Fat taxes might therefore hurt the poor much more than the middle and upper class, which could be considered to be unfair and might lead to additional issues related to poverty.
Opponents of fat taxes might also state the opinion that those kinds of taxes would have a discriminative character and that they should not be a in line with the concept of liberty due to that. Therefore, also from a legal perspective, it is yet unclear if such a tax could be implemented due to its discriminative characteristics.
For the planning, implementation and monitoring of fat taxes, many employees are needed. However, this kind of manpower also costs plenty of money. Thus, the tax revenue related to fat taxes might be significantly lower when administrative costs are taken into account.
Another problem with fat taxes is that they imply a high level of discretion. For instance, there have to be decisions regarding what sorts of food are considered to be unhealthy. Lobbyists from the food industry might try to influence these decisions in their favor. Thus, it has to be carefully and objectively evaluated whether certain food items should be subject to fat taxes or not in order to guarantee the effectiveness of those taxes.
Since fat taxes are a rather unknown territory, chances are that they will be not optimal right after the introduction of those taxes. It would take a little bit of time to evaluate the true effects and some adjustments might have to be made in order to optimize those fat taxes.
Thus, in these optimization processes, skilled experts are needed in order to assure the effectiveness of these taxes and therefore to improve the overall health levels of people.
Since there are also some other factors that play a role in the development of obesity apart from unhealthy food, it is hard to estimate how effective a fat tax would really be. For instance, if obesity is caused mainly by a lack of exercise and not too much by unhealthy food consumption, a fat tax might be quite ineffective. Thus, the effectiveness of fat taxes highly depends on the true causes for obesity.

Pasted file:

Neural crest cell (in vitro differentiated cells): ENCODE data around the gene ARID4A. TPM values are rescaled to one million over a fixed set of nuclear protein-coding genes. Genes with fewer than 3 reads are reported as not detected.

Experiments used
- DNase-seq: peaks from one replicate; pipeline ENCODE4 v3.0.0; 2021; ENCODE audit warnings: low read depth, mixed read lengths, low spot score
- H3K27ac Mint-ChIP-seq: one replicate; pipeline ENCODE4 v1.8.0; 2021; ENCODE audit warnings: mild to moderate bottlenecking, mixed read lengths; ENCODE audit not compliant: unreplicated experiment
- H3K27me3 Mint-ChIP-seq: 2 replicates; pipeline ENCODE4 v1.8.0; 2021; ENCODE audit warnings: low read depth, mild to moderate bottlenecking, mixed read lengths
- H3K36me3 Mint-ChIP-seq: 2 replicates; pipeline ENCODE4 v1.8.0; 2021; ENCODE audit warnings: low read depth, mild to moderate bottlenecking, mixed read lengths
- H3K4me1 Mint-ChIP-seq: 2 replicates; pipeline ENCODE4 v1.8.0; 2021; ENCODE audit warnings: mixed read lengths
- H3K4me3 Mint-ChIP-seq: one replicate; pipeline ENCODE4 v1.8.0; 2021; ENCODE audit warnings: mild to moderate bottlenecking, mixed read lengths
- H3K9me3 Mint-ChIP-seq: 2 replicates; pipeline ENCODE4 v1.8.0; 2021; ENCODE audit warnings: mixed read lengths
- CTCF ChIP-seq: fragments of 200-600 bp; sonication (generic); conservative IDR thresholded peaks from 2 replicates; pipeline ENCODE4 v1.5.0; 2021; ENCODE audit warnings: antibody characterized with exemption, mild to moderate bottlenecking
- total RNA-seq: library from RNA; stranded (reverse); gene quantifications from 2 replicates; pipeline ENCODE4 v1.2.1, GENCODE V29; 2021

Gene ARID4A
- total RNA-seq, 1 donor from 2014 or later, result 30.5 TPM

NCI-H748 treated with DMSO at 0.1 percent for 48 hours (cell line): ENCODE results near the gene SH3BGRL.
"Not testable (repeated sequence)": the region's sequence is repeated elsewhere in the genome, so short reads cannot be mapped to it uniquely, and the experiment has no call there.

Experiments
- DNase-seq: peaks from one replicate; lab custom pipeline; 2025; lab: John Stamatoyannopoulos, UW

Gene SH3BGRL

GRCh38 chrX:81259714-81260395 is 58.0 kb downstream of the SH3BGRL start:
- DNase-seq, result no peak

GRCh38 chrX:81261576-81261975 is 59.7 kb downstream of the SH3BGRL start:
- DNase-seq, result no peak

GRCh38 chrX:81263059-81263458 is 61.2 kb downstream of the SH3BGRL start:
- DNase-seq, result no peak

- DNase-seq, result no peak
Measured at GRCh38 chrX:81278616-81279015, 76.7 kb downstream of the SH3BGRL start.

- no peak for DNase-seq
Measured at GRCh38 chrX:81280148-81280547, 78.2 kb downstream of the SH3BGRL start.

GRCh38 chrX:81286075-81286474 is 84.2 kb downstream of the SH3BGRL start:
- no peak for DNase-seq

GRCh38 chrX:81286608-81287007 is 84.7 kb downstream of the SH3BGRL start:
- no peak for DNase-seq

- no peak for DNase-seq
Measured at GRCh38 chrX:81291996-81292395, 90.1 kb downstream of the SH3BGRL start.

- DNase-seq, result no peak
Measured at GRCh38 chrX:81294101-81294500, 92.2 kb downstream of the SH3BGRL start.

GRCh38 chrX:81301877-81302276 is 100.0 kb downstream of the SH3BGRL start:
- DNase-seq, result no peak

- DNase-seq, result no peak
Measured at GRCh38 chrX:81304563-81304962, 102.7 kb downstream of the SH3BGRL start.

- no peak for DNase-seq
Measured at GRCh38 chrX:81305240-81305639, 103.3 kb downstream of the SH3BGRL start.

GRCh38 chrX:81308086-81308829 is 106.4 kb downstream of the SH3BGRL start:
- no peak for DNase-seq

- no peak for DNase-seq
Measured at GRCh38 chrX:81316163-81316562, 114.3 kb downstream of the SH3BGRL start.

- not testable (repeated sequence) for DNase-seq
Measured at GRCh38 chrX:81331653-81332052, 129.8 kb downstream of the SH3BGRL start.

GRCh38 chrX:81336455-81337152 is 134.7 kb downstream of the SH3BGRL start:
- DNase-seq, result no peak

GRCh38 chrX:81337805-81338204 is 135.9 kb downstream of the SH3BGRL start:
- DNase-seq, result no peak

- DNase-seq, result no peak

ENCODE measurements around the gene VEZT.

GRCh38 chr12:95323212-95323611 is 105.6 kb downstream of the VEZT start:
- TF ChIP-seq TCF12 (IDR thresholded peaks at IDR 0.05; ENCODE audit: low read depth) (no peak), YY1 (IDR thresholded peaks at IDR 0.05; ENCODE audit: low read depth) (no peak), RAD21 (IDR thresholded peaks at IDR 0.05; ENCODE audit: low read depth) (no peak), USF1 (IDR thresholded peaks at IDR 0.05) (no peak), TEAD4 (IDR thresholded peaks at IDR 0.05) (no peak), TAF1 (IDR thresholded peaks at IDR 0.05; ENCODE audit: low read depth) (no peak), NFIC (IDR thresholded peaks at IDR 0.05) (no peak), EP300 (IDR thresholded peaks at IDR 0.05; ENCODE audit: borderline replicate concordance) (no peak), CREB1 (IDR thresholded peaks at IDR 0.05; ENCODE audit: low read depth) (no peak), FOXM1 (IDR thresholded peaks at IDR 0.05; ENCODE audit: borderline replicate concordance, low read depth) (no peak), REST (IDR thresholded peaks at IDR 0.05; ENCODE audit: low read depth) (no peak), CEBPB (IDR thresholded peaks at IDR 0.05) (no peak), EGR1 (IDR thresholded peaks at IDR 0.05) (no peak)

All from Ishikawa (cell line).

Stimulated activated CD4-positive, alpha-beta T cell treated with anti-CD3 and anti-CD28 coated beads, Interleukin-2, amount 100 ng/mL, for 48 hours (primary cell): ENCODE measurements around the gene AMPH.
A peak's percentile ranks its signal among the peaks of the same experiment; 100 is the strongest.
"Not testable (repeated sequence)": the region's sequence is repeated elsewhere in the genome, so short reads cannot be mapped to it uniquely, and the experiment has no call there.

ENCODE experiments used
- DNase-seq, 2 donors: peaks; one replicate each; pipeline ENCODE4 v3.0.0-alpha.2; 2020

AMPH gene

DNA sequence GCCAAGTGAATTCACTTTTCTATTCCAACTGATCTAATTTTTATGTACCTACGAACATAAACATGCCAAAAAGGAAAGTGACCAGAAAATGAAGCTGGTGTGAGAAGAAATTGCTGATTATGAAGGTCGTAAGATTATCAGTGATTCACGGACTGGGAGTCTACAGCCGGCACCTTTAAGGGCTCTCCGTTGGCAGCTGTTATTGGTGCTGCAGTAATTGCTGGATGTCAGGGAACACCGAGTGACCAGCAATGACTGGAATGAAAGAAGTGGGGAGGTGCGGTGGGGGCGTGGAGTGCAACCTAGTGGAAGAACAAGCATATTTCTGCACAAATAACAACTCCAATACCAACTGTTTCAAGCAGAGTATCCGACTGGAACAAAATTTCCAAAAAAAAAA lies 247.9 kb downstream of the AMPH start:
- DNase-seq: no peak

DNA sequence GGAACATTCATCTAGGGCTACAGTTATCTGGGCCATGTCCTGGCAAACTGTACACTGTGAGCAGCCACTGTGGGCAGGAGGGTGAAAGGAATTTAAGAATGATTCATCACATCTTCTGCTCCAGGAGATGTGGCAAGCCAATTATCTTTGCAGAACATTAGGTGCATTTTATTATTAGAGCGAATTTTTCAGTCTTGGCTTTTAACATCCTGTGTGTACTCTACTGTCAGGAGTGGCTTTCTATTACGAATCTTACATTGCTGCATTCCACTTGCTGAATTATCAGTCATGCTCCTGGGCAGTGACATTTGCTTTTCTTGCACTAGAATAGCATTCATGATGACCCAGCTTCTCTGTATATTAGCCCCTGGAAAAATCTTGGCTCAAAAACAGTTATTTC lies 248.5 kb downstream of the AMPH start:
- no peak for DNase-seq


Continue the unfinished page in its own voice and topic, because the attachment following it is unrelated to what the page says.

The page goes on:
Some companies that specialized in an unhealthy area of food production may also greatly suffer from the introduction of food taxes since they might lose their competitive edge. If fat taxes are too high, those firms may even go out of business since people may no longer buy their products and switch to more healthy alternatives instead.
Another disadvantage of fat taxes is that they take away the personal responsibility of people regarding their consumption behavior.
At a certain age, people should be able to make their own decisions and should not be patronized by the state regarding what they should eat or not.
Thus, the introduction of fat taxes might also lead to a state where people lose their feeling of personal responsibility, which might also lead to a loss of independence in the long run.
Our ancestors fought for many centuries in order to achieve the level of freedom we have in our Western world today. However, through government interventions like the introduction of fat taxes, our overall level of freedom is lowered. Thus, in order to sustain a high level of freedom, fat taxes might not be the right way to go.